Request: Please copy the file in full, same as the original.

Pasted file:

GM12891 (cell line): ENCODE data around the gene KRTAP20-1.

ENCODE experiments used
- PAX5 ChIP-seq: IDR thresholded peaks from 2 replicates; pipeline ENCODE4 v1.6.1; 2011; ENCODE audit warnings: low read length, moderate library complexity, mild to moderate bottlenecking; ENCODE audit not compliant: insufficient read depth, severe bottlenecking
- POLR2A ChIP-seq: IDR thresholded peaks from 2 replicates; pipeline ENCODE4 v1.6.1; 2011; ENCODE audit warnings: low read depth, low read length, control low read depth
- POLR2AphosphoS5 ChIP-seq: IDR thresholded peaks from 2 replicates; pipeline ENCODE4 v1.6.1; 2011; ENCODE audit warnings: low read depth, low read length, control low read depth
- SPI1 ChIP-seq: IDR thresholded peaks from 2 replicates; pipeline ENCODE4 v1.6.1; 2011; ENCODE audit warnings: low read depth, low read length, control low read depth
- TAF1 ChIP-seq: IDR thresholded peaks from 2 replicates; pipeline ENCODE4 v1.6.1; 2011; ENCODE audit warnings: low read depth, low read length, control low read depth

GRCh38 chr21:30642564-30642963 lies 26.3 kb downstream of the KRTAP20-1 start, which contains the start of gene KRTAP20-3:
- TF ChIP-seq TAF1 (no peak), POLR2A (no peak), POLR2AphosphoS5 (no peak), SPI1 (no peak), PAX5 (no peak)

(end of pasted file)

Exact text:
GM12891 (cell line): ENCODE data around the gene KRTAP20-1.

ENCODE experiments used
- PAX5 ChIP-seq: IDR thresholded peaks from 2 replicates; pipeline ENCODE4 v1.6.1; 2011; ENCODE audit warnings: low read length, moderate library complexity, mild to moderate bottlenecking; ENCODE audit not compliant: insufficient read depth, severe bottlenecking
- POLR2A ChIP-seq: IDR thresholded peaks from 2 replicates; pipeline ENCODE4 v1.6.1; 2011; ENCODE audit warnings: low read depth, low read length, control low read depth
- POLR2AphosphoS5 ChIP-seq: IDR thresholded peaks from 2 replicates; pipeline ENCODE4 v1.6.1; 2011; ENCODE audit warnings: low read depth, low read length, control low read depth
- SPI1 ChIP-seq: IDR thresholded peaks from 2 replicates; pipeline ENCODE4 v1.6.1; 2011; ENCODE audit warnings: low read depth, low read length, control low read depth
- TAF1 ChIP-seq: IDR thresholded peaks from 2 replicates; pipeline ENCODE4 v1.6.1; 2011; ENCODE audit warnings: low read depth, low read length, control low read depth

GRCh38 chr21:30642564-30642963 lies 26.3 kb downstream of the KRTAP20-1 start, which contains the start of gene KRTAP20-3:
- TF ChIP-seq TAF1 (no peak), POLR2A (no peak), POLR2AphosphoS5 (no peak), SPI1 (no peak), PAX5 (no peak)